In recent papers they have examined the quantum mechanics of caffeine, the thermal properties of stovetop coffee-maker steam, the capillary action of the "coffee ring effect" and the low-viscosity-liquid dynamics of hot coffee. Some insist that aroma is the secret, others argue it is all about the ions in the water. One group of researchers attempted to calculate how long it would take to heat a pot of coffee by yelling at it.

Alfred Renyi, a Hungarian academic famous for both his love of coffee and his contributions to probability theory, once said, "A mathematician is a device for turning coffee into theorems." A 2011 study by Dunkin' Donuts and CareerBuilder concluded that US scientists and lab technicians are the heaviest coffee drinkers in the country.

9 health benefits of coffee

  • Coffee contains caffeine, and caffeine is one of the few substances that has been found to speed up fat burn, especially in younger and leaner people. Studies have shown coffee to be able to spike metabolism rate by 3 -11%. To enjoy the calorie burn, skip the latte and go for black coffee. Cut out the sugar and milk to avoid unnecessary calories.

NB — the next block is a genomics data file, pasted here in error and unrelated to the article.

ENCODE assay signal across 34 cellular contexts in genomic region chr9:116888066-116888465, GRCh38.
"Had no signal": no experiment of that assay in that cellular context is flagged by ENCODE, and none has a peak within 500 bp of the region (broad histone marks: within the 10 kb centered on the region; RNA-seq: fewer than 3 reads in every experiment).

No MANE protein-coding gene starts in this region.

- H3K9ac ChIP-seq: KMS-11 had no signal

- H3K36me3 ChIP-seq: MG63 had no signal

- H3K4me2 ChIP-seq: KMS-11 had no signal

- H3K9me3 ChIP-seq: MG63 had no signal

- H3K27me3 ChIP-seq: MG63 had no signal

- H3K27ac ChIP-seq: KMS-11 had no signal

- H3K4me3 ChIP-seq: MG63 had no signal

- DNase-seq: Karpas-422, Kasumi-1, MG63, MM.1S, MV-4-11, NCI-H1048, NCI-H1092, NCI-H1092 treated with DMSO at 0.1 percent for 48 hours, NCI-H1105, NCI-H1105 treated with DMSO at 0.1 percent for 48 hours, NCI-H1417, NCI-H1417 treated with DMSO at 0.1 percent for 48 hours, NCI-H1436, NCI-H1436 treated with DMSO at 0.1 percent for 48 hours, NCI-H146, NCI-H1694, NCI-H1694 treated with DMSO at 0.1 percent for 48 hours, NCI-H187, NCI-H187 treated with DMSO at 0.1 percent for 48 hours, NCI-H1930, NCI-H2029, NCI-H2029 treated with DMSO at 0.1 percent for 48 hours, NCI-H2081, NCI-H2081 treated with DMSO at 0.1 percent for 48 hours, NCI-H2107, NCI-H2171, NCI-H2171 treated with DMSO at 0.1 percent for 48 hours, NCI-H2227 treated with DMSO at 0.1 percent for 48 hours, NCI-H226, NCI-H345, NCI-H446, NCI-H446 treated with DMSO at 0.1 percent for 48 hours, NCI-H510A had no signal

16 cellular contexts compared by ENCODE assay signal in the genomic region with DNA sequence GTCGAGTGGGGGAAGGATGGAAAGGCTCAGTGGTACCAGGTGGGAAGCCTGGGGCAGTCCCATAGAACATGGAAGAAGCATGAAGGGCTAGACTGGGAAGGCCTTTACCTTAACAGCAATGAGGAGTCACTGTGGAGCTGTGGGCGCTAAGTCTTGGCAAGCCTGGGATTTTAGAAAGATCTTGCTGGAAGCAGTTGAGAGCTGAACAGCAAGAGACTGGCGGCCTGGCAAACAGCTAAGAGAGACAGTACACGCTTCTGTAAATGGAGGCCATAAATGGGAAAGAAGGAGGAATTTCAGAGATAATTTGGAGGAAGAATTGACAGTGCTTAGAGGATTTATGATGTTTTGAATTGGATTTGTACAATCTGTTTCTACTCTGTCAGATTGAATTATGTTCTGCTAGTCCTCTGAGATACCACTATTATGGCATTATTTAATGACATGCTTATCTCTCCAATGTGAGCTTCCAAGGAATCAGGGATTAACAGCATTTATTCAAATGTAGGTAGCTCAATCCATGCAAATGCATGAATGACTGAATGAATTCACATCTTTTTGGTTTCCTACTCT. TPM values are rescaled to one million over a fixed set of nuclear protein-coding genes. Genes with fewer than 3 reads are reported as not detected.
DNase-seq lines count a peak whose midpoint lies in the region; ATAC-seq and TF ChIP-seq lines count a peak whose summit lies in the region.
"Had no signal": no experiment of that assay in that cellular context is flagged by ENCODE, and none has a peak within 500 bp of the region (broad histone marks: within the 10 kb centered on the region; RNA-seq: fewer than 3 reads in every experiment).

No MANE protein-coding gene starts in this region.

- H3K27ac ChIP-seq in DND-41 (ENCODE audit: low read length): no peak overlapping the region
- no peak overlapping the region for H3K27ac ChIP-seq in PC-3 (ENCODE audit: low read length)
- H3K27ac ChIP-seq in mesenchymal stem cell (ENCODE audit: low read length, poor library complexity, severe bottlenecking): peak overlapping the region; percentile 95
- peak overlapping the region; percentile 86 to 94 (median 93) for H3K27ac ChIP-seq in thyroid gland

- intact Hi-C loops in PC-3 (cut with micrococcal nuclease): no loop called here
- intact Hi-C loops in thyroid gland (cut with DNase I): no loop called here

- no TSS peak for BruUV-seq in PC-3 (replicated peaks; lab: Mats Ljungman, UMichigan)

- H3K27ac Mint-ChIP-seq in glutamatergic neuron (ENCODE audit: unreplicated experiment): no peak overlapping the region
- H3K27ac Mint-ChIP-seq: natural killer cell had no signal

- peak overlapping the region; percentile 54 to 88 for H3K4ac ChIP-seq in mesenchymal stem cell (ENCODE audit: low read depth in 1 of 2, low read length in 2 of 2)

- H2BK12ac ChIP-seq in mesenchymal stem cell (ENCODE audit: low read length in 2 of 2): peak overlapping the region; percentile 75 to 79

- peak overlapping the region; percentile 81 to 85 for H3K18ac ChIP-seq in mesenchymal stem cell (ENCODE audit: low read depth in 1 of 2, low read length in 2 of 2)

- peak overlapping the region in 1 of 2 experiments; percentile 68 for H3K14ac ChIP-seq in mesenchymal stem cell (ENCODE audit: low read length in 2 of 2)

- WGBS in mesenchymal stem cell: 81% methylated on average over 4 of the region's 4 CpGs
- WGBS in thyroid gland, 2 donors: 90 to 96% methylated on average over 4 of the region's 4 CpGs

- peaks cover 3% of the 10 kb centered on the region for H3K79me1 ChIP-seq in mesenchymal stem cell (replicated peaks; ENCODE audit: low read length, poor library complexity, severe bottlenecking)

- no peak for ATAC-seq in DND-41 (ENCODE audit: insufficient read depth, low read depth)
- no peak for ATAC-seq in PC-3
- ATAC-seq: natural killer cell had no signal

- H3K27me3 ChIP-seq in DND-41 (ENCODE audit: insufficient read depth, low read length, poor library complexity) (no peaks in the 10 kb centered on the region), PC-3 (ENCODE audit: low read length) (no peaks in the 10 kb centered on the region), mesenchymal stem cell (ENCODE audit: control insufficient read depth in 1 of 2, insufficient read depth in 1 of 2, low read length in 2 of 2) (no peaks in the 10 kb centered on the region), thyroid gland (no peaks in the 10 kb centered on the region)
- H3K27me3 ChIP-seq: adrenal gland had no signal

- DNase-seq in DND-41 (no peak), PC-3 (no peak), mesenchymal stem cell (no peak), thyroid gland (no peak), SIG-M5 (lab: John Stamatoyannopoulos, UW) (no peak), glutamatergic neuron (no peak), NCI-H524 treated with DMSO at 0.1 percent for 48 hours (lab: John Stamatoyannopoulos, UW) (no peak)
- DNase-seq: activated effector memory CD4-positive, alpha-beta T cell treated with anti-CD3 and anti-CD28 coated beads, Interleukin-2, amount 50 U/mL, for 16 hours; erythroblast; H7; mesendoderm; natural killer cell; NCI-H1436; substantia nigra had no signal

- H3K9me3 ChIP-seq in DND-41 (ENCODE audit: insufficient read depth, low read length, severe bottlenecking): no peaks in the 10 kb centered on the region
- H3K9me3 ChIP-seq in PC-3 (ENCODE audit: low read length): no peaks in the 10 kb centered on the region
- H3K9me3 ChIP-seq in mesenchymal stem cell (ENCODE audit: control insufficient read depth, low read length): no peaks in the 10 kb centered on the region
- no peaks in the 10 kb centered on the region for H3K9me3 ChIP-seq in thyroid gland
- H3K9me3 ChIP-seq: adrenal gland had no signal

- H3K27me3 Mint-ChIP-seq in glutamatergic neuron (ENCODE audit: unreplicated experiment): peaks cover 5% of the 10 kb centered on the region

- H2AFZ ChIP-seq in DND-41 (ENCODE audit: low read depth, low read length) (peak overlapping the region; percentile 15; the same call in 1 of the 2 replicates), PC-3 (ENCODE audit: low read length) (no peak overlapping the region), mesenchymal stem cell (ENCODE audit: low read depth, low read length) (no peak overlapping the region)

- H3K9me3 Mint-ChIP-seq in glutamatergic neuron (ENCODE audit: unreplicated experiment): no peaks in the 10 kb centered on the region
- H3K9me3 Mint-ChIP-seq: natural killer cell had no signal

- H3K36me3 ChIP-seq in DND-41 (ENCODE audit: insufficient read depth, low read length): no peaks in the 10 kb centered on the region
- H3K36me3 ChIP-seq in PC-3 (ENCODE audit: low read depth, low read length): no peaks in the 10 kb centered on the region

• Ever downed coffee shortly before exercising? You would have felt a surge in energy and focus, leading to an improvement in speed, agility, strength, endurance, reaction time et. cetera, thanks to caffeine activating certain parts of your brain and nervous system. All critical to running faster, nailing a shot, or finishing bootcamp class in good shape.
  • Who knew that your daily cup of joe could help fight a chronic disease like diabetes? Several studies, including one in the journal Diabetologia, found that drinking at least three cups of coffee a day may reduce the risk of getting Type 2 Diabetes by up to 50%. Coffee contains many compounds that are known to reduce insulin resistance.
  • A study in the Journal of Alzheimer's Disease found caffeine to be particularly useful in protecting against mental health diseases like Alzheimer's and dementia. When middle-aged coffee drinkers had three to five cups a day, their risk of dementia and Alzheimer's disease dropped by about 65% later in life. Other studies have also shown a similar preventive effect for Parkinson's disease.
  • Coffee contains a particular ingredient that helps to prevent alcoholic cirrhosis (long-term liver damage from alcohol) by up to 80%, according to a study in the Archives of Internal Medicine. The effect was most pronounced in those who drank large quantities of alcohol.
  • Having four or more cups of coffee a day cuts your risk of depression by about 20%, says Harvard School of Public Health research. Caveat: The coffee has to be caffeinated. Drinking decaf, tea, soft drinks, chocolate and other beverages containing less caffeine doesn't produce the same effect. Now coffee is really your happy pill! (Photo: StockUnlimited)